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Remarks of Laurie Robinson, Acting Assistant Attorney General
Office of Justice Programs

National Center for Victims of Crime Conference
Washington, DC
Tuesday, June 23, 2009

        Thanks, Mark.  I’m so pleased to be here.

        I also have to admit to feeling a little sheepish.  NCVC is currently without a permanent director, and I’m afraid we had something to do with that.  I’m very sorry to have taken Mary Lou away, but please believe me when I say that we really need her at OJP.

        My friendship with Mary Lou goes back quite a few years, and it grew out of our shared concern for victims’ rights.  I came from the policy side.  I helped to set up the American Bar Association’s Committee on Crime Victims back in the day, and I spent a large part of my career pushing for crime victim legislation, especially back in the 80s.  Mary Lou brought her experience from the prosecution side, and we quickly discovered that the thing we had most in common was our passion for victims’ issues.

        So we have a great partnership, and we agree that the rights and needs of crime victims strongly deserve the Justice Department’s focus and attention.

        We’re fortunate, too, in that we have an Attorney General who shares that view.  As U.S. Attorney in D.C., Eric Holder made victim-witness assistance central to his office’s functions.  He made sure that each of his prosecution units had someone dedicated to working with victims, and he carried that commitment to the Department as Deputy Attorney General under Janet Reno.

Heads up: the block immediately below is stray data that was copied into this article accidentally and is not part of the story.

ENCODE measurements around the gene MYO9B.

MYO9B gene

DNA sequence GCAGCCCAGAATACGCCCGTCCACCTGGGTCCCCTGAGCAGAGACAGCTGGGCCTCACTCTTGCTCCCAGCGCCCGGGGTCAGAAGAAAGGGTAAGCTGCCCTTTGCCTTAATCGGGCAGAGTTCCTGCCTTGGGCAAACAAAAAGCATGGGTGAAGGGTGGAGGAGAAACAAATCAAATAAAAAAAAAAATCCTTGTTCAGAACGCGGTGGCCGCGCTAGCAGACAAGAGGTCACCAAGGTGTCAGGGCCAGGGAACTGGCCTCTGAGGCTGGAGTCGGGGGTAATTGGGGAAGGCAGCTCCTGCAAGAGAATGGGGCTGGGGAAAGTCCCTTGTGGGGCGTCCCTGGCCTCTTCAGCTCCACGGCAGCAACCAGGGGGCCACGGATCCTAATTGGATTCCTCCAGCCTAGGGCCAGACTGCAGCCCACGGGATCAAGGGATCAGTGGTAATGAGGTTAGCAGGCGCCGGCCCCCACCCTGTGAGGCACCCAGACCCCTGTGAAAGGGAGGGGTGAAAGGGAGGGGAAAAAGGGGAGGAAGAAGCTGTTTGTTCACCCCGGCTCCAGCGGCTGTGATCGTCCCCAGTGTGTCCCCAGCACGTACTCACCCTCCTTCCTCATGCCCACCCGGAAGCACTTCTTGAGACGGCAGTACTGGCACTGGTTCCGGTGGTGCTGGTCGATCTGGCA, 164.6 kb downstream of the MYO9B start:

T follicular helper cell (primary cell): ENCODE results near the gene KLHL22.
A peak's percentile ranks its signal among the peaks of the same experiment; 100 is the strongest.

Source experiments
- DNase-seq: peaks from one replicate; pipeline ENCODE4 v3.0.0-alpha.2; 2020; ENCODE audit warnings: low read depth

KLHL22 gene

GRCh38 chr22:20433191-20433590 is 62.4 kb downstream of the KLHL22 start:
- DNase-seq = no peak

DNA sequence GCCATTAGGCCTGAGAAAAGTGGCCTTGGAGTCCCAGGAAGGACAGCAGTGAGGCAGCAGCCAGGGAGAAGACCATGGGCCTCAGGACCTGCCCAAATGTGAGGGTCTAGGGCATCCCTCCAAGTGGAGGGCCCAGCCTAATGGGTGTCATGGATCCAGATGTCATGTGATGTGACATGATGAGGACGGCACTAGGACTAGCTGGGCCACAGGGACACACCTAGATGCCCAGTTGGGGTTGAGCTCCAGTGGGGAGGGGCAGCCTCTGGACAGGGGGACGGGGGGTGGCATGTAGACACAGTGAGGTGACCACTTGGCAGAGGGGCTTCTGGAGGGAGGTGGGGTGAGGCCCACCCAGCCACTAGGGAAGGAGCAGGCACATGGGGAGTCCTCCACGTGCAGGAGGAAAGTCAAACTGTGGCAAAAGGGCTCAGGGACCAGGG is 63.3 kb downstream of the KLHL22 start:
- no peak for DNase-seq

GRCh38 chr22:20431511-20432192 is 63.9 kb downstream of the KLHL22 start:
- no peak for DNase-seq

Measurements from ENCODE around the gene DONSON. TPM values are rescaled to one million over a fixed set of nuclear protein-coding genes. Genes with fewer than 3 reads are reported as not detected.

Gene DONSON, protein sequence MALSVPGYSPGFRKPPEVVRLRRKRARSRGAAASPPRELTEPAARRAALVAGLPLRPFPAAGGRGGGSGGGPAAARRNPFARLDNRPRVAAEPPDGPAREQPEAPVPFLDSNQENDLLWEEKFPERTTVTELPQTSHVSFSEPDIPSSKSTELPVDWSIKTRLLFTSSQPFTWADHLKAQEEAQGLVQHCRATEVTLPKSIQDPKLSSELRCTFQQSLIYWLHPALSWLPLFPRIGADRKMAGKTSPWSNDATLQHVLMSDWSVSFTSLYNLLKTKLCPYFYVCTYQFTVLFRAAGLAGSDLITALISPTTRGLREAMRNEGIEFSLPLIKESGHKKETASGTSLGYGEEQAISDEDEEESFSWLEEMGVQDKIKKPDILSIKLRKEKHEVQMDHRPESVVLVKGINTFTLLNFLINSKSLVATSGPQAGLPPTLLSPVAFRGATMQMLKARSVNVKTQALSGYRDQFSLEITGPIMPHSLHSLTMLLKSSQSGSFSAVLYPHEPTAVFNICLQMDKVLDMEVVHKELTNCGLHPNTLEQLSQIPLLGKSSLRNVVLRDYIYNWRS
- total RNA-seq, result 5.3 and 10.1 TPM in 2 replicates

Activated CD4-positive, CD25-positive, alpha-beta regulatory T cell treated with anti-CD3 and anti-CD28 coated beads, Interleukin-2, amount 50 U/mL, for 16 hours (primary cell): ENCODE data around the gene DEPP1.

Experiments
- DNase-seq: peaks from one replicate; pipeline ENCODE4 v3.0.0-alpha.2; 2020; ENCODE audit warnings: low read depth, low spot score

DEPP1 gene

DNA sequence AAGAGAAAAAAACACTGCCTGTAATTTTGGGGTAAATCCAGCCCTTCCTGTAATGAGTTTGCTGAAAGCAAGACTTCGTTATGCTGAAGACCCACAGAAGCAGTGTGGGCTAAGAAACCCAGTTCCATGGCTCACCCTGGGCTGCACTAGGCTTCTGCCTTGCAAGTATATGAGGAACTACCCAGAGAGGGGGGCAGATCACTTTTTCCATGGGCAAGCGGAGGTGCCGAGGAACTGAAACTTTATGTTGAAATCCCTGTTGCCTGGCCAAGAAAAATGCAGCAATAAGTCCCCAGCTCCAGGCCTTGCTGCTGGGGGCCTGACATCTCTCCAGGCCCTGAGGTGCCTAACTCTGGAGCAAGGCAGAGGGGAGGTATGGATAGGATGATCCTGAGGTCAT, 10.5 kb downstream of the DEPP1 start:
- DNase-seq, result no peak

His signature initiative was his Children Exposed to Violence Initiative.  He had seen as a prosecutor how violence affected kids, and he wanted to make sure that children who lived in violent settings – or who witnessed violence – were treated as victims and given appropriate services.

        He remains solid in his commitment to child victims, and to other underserved victims.  The Attorney General met with the employees of OJP not long after taking office – in fact, OJP was the first DOJ component that the Attorney General visited.  He made it clear that one of his top priorities was to ensure that victim services be available to underserved populations, particularly those victims in the inner city who were at high risk.  He made the comment that people here in D.C. should be able to sit on their own front porches without fear of dodging a bullet.

        And it isn’t just child victims or inner city victims.  He believes – and Mary Lou and I also believe – that all victims of all crimes should be treated well.  That means, certainly, victims of violent crime.  But it also means victims of property crime, identity theft, mortgage fraud.  We know that the emotional and financial toll that these crimes take can be devastating.  And we believe that these victims should have access to services just as victims of violent crimes do.

        I’m preaching to the choir, but I feel it’s important that you know that our commitment runs to the highest levels of the Department.

        When I came to OJP in January, for what I thought would be a short stay, I articulated 10 goals for OJP.  I don’t have time to list them all, but I did want to mention a couple.